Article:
Saturday, July 7, 2018

Madame de Lamballe's House in Passy

From Geri Walton:
In the mid 1770s, Passy was about three miles outside Paris. It drew wealthy people, because of its bucolic setting. Located on the hillside of the Seine’s right bank, Passy also had a renowned mineral spring owned by Passy’s first mayor, Louis-Guillaume Le Veillard. The spring purportedly had healing waters described as “copious blue.” Moreover, its location made Passy the perfect distance between Versailles and Paris. That was part of the reason that the United States’ first Ambassador to France, Benjamin Franklin, called it home for the nine years—1776-1785, and why the Princesse de Lamballe purchased a home in Passy in February of 1783.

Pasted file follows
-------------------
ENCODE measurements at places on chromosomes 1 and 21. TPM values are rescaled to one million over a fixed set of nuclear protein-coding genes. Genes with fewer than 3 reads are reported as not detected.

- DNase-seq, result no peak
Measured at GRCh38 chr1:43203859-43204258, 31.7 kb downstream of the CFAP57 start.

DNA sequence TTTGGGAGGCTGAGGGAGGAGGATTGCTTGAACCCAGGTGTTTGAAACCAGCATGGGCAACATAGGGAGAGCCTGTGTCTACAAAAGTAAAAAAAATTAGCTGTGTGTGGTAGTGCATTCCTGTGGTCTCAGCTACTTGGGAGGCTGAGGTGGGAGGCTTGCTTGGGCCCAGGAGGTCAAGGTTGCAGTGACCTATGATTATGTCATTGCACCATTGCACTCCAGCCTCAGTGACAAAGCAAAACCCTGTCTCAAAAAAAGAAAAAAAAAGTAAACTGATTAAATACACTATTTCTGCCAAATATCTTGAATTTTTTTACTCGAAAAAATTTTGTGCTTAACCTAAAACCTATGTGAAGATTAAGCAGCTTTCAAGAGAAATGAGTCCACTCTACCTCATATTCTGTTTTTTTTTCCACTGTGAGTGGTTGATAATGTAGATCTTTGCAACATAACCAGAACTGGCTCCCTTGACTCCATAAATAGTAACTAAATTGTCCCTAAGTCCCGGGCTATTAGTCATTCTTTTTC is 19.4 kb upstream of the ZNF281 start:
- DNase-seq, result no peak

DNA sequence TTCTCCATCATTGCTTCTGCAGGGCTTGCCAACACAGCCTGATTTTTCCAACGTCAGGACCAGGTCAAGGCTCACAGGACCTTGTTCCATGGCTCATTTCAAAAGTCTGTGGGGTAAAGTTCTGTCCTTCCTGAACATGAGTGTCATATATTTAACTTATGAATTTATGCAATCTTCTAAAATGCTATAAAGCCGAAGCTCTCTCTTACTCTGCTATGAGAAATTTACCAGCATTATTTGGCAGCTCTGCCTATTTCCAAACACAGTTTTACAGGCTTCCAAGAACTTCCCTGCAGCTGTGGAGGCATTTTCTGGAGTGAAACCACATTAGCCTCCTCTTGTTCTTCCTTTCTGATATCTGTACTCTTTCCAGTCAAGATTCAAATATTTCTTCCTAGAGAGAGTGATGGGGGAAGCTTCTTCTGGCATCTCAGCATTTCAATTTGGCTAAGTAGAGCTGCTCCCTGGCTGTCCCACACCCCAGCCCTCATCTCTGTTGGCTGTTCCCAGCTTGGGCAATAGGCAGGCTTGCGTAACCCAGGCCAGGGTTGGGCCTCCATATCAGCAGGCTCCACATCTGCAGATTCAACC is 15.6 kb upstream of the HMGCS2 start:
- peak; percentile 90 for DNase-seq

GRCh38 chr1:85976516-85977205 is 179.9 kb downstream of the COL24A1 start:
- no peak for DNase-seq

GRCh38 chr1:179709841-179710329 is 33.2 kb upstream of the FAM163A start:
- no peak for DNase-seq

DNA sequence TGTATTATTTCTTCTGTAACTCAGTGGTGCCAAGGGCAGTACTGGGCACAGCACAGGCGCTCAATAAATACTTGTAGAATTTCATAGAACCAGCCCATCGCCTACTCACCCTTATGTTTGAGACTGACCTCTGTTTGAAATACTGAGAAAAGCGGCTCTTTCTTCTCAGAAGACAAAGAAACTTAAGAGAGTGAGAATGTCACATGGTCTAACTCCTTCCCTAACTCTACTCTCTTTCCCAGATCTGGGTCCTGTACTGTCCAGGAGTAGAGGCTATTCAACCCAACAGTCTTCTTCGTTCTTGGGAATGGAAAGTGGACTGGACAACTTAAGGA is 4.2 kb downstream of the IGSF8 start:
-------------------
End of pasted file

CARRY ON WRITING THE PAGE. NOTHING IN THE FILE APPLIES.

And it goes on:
Passy drew other people. Besides Princesse de Lamballe, numerous other well-known people resided there in the 1700s. Among them was Alexandre Le Riche de La Poupelinière, a wealthy fermier général. He lived there in the mid 1700s and threw lavish suppers that included the best operatic and dancing entertainment. The Irish revolutionary who served France in the 1700s, Charles Edward Jennings de Kilmaine, also moved to Passy with his wife before they were imprisoned during the Reign of Terror. Lastly, the well-known Italian composer Niccolò Piccinni became a resident and died at his Passy home in May of 1800.  (Read more.)

No comments: